If you’ve ever examined the nutrition label on a carton of milk, you’ve probably noticed that most kinds of milk contain sugar.
The sugar in milk isn’t necessarily bad for you, but it’s important to understand where it comes from — and how much is too much — so that you can choose the best milk for your health.
This article explains milk’s sugar content and how to identify products with too much sugar.
Many people try to avoid added sugar — and for good reason.
Foods high in added sugar contribute extra calories to your diet without providing any additional nutrients. They’re also linked to weight gain and metabolic syndrome, a condition that increases your risk of diabetes and heart disease (
However, some foods contain naturally occurring sugars.
That’s why some products, such as dairy and nondairy milks, show sugar content on their nutrition panel even if sugar isn’t included as an ingredient.
These natural sugars are the main carbohydrate in milk and give it a lightly sweet taste — even when drunk plain.
In cow’s milk and human breast milk, the sugar comes primarily from lactose, also known as milk sugar. Nondairy milks, including oat, coconut, rice, and soy milk, contain other simple sugars, such as fructose (fruit sugar), galactose, glucose, sucrose, or maltose.
However, keep in mind that sweetened versions, including chocolate milk and flavored nondairy milks, harbor added sugar as well.
Most dairy and nondairy milks contain naturally occurring sugars like lactose. Sweetened versions provide added sugar, too.
Milk’s sugar content varies significantly depending on the source and how it’s made — as some products have sugar added.
- Human breast milk: 17 grams
- Cow’s milk (whole, 2%, and skim): 12 grams
- Unsweetened rice milk: 13 grams
- Chocolate cow’s milk (skim): 23 grams (sugar added)
- Unsweetened vanilla soy milk: 9 grams
- Chocolate soy milk: 19 grams (sugar added)
- Unsweetened oat milk: 5 grams
- Unsweetened coconut milk: 3 grams
- Sweetened coconut milk: 6 grams (sugar added)
- Unsweetened almond milk: 0 grams
- Vanilla almond milk: 15 grams (sugar added)
Among the unsweetened nondairy varieties, rice milk packs the most sugar — 13 grams — while almond milk contains none at all. Cow’s milk is comparable to rice milk at 12 grams.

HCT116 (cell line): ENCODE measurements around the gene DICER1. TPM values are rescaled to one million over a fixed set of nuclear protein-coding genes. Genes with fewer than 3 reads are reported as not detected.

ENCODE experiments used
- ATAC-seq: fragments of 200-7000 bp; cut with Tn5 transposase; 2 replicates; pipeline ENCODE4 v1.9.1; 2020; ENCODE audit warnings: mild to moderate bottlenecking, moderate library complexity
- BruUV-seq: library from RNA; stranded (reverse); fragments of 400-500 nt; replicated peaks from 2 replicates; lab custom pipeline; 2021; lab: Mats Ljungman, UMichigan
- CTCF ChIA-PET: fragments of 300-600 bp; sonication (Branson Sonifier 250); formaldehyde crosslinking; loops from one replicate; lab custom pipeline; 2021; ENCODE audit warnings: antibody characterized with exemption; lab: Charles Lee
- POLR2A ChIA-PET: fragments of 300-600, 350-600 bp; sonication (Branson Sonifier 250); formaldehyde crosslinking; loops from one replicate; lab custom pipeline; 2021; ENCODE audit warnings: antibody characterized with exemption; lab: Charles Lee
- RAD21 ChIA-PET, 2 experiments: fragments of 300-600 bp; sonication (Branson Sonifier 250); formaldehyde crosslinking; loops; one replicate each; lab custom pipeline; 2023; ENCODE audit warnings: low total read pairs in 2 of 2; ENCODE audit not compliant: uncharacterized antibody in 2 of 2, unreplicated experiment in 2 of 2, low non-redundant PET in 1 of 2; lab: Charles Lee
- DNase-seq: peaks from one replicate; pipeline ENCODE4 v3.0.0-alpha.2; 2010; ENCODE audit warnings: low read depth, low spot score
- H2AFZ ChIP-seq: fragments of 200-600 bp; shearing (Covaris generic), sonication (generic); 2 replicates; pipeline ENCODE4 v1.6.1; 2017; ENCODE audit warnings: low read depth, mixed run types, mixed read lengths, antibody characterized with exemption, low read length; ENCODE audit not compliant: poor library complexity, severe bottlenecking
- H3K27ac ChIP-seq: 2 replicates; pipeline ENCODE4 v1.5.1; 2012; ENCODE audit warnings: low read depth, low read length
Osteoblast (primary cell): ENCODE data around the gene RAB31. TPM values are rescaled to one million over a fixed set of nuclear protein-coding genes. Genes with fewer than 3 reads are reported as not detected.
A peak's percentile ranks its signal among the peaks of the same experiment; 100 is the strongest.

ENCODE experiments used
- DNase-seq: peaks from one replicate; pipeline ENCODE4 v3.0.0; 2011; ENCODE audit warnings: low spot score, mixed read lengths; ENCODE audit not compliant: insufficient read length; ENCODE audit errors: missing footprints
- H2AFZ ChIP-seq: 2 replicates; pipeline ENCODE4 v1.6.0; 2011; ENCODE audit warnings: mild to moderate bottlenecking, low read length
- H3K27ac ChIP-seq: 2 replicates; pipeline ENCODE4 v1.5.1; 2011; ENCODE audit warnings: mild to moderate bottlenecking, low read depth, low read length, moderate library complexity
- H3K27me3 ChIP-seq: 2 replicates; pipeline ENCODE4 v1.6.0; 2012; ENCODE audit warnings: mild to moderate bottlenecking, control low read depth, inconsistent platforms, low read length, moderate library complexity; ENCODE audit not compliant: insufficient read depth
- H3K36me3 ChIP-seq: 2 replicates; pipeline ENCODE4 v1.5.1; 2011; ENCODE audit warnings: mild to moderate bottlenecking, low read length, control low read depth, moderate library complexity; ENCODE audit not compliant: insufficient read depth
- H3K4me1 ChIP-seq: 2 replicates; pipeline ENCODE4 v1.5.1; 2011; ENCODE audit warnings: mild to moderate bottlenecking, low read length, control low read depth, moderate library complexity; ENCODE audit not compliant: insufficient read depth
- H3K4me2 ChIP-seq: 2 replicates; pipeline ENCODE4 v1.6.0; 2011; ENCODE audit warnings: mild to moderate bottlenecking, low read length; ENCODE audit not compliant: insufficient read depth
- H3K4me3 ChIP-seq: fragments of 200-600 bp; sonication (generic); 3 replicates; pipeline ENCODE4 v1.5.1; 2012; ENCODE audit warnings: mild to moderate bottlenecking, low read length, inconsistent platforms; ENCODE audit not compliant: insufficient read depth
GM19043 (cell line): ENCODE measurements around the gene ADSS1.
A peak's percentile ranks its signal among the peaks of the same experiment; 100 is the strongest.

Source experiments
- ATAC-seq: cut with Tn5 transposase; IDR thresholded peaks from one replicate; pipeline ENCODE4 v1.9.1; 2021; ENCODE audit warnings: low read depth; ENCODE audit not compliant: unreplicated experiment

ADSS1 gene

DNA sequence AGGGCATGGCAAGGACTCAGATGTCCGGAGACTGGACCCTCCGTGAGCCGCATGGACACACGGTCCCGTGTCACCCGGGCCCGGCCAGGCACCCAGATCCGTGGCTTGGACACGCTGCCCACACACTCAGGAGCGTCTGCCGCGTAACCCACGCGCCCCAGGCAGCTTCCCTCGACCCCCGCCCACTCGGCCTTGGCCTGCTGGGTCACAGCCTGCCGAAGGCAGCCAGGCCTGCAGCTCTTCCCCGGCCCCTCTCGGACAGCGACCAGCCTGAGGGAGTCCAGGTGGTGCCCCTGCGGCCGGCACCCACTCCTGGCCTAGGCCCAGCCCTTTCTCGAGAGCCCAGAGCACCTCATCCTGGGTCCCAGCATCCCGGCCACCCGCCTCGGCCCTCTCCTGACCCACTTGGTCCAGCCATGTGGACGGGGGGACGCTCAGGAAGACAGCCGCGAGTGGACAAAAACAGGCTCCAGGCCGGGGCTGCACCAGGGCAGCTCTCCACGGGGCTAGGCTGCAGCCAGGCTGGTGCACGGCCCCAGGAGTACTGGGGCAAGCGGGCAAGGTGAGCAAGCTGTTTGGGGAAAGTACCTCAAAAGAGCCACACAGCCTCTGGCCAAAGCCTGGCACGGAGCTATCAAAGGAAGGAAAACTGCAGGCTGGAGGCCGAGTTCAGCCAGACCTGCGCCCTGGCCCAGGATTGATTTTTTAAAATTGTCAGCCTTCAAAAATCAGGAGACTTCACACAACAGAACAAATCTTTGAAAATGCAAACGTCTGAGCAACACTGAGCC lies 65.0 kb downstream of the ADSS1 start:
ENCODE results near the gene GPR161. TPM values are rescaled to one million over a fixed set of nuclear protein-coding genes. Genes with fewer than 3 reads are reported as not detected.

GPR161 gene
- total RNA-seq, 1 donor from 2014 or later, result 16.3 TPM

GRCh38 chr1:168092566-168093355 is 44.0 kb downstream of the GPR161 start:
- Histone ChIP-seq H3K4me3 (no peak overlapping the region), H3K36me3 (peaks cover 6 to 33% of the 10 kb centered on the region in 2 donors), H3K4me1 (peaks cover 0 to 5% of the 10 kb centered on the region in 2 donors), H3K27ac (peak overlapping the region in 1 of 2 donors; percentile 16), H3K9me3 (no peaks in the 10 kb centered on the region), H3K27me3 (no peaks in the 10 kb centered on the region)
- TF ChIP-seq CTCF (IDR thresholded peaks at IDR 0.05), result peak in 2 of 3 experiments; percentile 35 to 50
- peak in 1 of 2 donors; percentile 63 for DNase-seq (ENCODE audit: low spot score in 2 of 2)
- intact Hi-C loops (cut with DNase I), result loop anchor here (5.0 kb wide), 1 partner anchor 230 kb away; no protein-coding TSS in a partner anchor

In general, sweetened types have far more sugar than unsweetened ones. Chocolate milk delivers a whopping 23 grams in just 1 cup (240 ml).
The U.S. Department of Agriculture (USDA) recommends limiting added sugar to under 10% of your total daily calorie intake — or about 12.5 teaspoons (50 grams) on a 2,000-calorie diet (
You might exceed that limit with sweetened milk alone if you drink more than one glass each day.
Milk’s sugar content varies greatly depending on its source and whether it contains added sugar. Among the unsweetened nondairy varieties, rice milk has the most sugar and almond milk the least. Cow’s milk has slightly less than rice milk.
The simple sugars in all types of milk have several effects on your health. They’re quickly digested and broken down into glucose, the major source of energy for your body and an essential energy source for your brain (
If not fully digested, lactose functions like prebiotic fiber, which feeds the healthy bacteria in your gut. Undigested lactose also helps improve your body’s absorption of certain minerals, such as calcium and magnesium (17).
Glycemic index and milk
Because all types of milk contain carbs, they can be measured on the glycemic index (GI), a scale of 0–100 that denotes to what extent a food affects blood sugar. Lower GI foods raise blood sugar levels more slowly than higher GI ones.
A review of 18 studies in 209 people with diabetes found that when fructose was used to replace other carbs, average blood sugar levels dropped by 0.53% over 3 months (
Lactose, the sugar in cow’s milk, likely less significantly affects blood sugar than other forms of sugar. Yet, the glucose and maltose in rice milk have a high GI, meaning that they’re quickly digested and may raise your blood sugar levels significantly (
If you’re watching your blood sugar, the best choice may be unsweetened almond milk, as it has little to no sugar.
The natural sugars in milk fuel your body and brain, but some affect your blood sugar more than others. The lactose in breast and dairy milk is especially beneficial for infants and young children.
Whether you choose dairy or nondairy milk, you should aim for unsweetened varieties to minimize your intake of added sugar.
In the United States, the Food and Drug Administration (FDA) is redesigning food labels to explicitly call out the grams of added sugar — making it easier to identify which milks to buy or avoid (
This rule will go into effect in January 2020 for large food manufacturers and January 2021 for smaller companies (
Outside of the United States, nutrition labels may vary in detail and should be read carefully. If you see any form of sugar on the ingredient list, that means it’s added.
Common names for added sugar include:
- corn syrup or high-fructose corn syrup
- brown rice syrup
- agave nectar
- coconut sugar
- barley malt
- malt syrup
You can also look for the word “unsweetened” on the label.
It’s best to choose unsweetened milk and avoid those with added sugar. You should always check the ingredient list for words that indicate added sugar.
All forms of milk contain sugar, but there’s no reason to avoid the natural, simple sugars in unsweetened milk.
Unsweetened milk is an excellent source of carbohydrates, which help fuel your brain and body and may even offer additional benefits.
Nonetheless, you should always avoid milk with added sugar due to negative health effects.